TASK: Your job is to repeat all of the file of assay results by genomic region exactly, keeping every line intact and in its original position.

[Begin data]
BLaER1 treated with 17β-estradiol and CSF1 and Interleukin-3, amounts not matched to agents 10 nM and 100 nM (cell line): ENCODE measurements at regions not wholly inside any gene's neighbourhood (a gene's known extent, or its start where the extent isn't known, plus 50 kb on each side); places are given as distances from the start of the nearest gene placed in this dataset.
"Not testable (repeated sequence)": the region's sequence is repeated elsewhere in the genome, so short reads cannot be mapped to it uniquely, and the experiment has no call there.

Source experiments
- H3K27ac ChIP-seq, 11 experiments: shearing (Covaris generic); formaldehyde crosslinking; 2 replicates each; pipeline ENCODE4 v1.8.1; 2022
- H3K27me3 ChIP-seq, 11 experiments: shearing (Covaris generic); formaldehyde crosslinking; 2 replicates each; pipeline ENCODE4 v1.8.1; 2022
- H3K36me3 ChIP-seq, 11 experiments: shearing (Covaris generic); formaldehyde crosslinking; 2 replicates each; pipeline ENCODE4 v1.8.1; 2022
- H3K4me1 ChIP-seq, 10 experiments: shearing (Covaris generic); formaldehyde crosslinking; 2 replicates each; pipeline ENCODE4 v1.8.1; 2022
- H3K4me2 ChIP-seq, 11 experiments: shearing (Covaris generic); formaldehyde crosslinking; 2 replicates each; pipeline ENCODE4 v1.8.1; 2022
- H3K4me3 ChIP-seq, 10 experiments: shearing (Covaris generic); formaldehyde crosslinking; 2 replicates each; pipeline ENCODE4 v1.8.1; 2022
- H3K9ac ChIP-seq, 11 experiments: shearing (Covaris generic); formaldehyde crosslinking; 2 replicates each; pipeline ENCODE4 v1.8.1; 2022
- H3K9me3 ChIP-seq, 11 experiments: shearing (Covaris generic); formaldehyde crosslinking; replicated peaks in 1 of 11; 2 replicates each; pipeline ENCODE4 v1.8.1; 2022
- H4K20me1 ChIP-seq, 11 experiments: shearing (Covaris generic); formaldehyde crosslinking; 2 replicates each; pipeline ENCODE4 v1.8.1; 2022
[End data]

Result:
BLaER1 treated with 17β-estradiol and CSF1 and Interleukin-3, amounts not matched to agents 10 nM and 100 nM (cell line): ENCODE measurements at regions not wholly inside any gene's neighbourhood (a gene's known extent, or its start where the extent isn't known, plus 50 kb on each side); places are given as distances from the start of the nearest gene placed in this dataset.
"Not testable (repeated sequence)": the region's sequence is repeated elsewhere in the genome, so short reads cannot be mapped to it uniquely, and the experiment has no call there.

Source experiments
- H3K27ac ChIP-seq, 11 experiments: shearing (Covaris generic); formaldehyde crosslinking; 2 replicates each; pipeline ENCODE4 v1.8.1; 2022
- H3K27me3 ChIP-seq, 11 experiments: shearing (Covaris generic); formaldehyde crosslinking; 2 replicates each; pipeline ENCODE4 v1.8.1; 2022
- H3K36me3 ChIP-seq, 11 experiments: shearing (Covaris generic); formaldehyde crosslinking; 2 replicates each; pipeline ENCODE4 v1.8.1; 2022
- H3K4me1 ChIP-seq, 10 experiments: shearing (Covaris generic); formaldehyde crosslinking; 2 replicates each; pipeline ENCODE4 v1.8.1; 2022
- H3K4me2 ChIP-seq, 11 experiments: shearing (Covaris generic); formaldehyde crosslinking; 2 replicates each; pipeline ENCODE4 v1.8.1; 2022
- H3K4me3 ChIP-seq, 10 experiments: shearing (Covaris generic); formaldehyde crosslinking; 2 replicates each; pipeline ENCODE4 v1.8.1; 2022
- H3K9ac ChIP-seq, 11 experiments: shearing (Covaris generic); formaldehyde crosslinking; 2 replicates each; pipeline ENCODE4 v1.8.1; 2022
- H3K9me3 ChIP-seq, 11 experiments: shearing (Covaris generic); formaldehyde crosslinking; replicated peaks in 1 of 11; 2 replicates each; pipeline ENCODE4 v1.8.1; 2022
- H4K20me1 ChIP-seq, 11 experiments: shearing (Covaris generic); formaldehyde crosslinking; 2 replicates each; pipeline ENCODE4 v1.8.1; 2022